More than 125 years ago, a Minneapolis man built a room onto his house, mounted his favorite paintings on the walls, and opened his door to everyone who wanted to come in. In 1879, lumber baron Thomas Barlow (T. B.) Walker’s art gallery was a unique venue for the art of its time. It was also a modest start for a contemporary art center now revered throughout the world for the range and vitality of its visual arts, performing arts, and media arts programs.
As T. B. Walker continued to collect, he expanded the space, and by 1915 it included 14 rooms, each with a different theme. The Jade Room, the Jean-Claude Cazin Room, and the Miniature Room, for example, were decorated with paintings hung salon-style from floor to ceiling, classical sculptures, antique furniture, and rare Oriental rugs. In 1916, Walker purchased the land now known as Lowry Hill. Two years later, he offered the site and his collections to the City of Minneapolis on the condition that a public gallery be built. After five years of negotiations with no progress, Walker withdrew his offer and built his own museum, hiring local architects Long & Thorshov to design it. On May 21, 1927, the Walker Art Galleries opened on the present site of the Walker Art Center.
Seventy-five years ago, when the Depression-era Works Progress Administration and the Federal Art Project proposed reanimating T. B. Walker’s personal gallery of historic paintings, his heirs and thousands of Minneapolis citizens collaborated to create a model regional art center. It was to serve as both an inspiring “meeting place for all the arts” and a repository for a distinguished and varied art collection. Thus, the years 1939–1940 marked the birth of the Walker Art Center as we know it today. The institution’s mission—to both champion the production of new art and preserve historically important cultural artifacts—has shaped a collection that has evolved well beyond the original tastes and vision of its founder.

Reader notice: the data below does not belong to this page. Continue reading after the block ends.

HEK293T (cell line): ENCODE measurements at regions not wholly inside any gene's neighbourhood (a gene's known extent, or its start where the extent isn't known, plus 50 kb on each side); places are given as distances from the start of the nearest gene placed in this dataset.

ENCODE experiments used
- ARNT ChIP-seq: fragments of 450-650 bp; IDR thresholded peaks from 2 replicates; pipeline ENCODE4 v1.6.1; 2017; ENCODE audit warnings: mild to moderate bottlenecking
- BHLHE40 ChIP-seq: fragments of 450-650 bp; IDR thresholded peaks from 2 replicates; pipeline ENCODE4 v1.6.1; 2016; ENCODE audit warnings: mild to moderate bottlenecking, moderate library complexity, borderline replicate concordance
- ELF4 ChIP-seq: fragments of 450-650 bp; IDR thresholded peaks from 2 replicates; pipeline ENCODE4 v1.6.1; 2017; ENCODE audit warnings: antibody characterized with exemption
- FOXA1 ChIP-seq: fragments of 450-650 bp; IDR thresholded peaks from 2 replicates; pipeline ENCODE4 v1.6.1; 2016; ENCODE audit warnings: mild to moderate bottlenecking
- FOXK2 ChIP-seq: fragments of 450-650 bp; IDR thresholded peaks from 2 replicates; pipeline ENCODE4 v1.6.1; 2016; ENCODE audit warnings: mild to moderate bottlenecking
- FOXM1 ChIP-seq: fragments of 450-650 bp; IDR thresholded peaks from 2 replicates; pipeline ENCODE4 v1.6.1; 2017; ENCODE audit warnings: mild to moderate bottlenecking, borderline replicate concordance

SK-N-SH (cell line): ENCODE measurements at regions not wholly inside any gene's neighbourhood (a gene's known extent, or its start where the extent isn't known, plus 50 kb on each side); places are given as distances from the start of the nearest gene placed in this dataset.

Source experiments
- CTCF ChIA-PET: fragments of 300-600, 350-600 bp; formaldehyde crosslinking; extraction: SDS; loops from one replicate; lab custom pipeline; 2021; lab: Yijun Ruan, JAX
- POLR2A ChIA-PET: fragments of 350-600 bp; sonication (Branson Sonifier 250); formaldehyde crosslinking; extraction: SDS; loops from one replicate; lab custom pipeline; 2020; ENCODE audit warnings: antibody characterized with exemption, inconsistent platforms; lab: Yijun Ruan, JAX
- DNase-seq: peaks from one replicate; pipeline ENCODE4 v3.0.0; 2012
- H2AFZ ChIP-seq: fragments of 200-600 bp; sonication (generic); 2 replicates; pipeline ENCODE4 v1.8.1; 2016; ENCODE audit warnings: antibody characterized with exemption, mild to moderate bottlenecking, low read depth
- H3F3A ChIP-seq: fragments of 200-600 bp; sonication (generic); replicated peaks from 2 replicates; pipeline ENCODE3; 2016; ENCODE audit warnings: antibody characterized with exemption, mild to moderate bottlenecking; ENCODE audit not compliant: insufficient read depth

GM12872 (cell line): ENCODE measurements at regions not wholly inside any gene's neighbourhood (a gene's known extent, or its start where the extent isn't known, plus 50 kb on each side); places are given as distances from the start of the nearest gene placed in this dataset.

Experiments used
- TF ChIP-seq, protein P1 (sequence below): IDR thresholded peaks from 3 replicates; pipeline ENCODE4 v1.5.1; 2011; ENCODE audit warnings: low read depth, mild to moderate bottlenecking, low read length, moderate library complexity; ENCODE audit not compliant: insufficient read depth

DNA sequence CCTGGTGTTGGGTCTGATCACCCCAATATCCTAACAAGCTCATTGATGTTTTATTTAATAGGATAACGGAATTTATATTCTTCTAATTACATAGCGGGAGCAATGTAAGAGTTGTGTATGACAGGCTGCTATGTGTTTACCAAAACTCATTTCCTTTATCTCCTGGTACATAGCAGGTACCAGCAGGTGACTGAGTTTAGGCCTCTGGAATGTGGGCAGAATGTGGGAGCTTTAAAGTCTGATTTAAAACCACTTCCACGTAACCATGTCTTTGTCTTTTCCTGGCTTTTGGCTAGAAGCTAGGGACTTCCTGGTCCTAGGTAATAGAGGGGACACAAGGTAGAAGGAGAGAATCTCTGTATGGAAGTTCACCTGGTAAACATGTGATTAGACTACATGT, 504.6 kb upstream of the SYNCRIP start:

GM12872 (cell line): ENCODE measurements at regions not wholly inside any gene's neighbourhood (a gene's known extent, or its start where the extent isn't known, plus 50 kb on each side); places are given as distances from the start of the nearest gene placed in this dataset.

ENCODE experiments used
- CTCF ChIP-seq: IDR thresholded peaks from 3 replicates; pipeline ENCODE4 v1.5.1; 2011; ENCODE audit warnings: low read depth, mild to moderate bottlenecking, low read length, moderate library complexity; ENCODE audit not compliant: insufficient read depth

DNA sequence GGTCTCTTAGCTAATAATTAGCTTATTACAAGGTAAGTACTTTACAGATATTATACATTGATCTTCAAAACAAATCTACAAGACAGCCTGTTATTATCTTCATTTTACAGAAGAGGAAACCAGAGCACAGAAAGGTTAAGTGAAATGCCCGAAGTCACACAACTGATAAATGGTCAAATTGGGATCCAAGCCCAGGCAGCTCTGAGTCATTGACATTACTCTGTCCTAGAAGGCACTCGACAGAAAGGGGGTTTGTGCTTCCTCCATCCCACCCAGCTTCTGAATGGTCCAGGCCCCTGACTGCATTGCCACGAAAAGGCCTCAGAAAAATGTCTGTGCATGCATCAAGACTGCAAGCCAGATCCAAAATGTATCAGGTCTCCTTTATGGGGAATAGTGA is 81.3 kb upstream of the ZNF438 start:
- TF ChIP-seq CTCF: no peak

The museum’s focus on modern art began in the 1940s, when a gift from Mrs. Gilbert Walker made possible the acquisition of works by important artists of the day, including pieces by Franz Marc, Lyonel Feininger, and Edward Hopper. During the 1960s, the Walker organized increasingly ambitious exhibitions that circulated to museums in the United States and abroad. The Walker’s collections expanded to reflect crucial examples of contemporary artistic developments; concurrently, performing arts, film, and education programs grew proportionately and gained their own national prominence throughout the next three decades. Today, the Walker is recognized internationally as a singular model of a multidisciplinary arts organization and as a national leader for its innovative approaches to audience engagement.
Adjacent to the Walker is the Minneapolis Sculpture Garden, one of the nation’s largest urban sculpture parks. When the Garden opened in 1988, it was immediately heralded by the New York Times as “the finest new outdoor space in the country for displaying sculpture.” The Garden’s centerpiece and most popular work is Claes Oldenburg and Coosje van Bruggen’s Spoonbridge and Cherry (1985–1988), which has become a beloved symbol of the Twin Cities. The Garden has demonstrated extraordinary appeal in the community, and is a vital force for bringing new visitors inside the Walker and building new audiences for contemporary art. For example, more than 20,000 people attended the Walker’s two-day Rock the Garden music festival in June 2014.
The Walker’s expansion, which was designed by Herzog & de Meuron, opened in April 2005. The increased indoor and outdoor facilities, including the William and Nadine McGuire Theater, allow the Walker to share more of its resources with its growing audiences—from works in the collections and books in the library to an inside view of the artist’s own creative process. Increasingly, this ability to link ideas from different disciplines and art forms is seen as a model for cultural institutions of the future. A key aspect of the design is a “town square,” a sequence of spaces that, like the Minneapolis Sculpture Garden, draws people for informal conversation, interactive learning, and community programs.
Today the Walker Art Center ranks among the five most-visited modern/contemporary art museums in the United States and, together with the adjacent Minneapolis Sculpture Garden, attracts more than 700,000 visitors per year.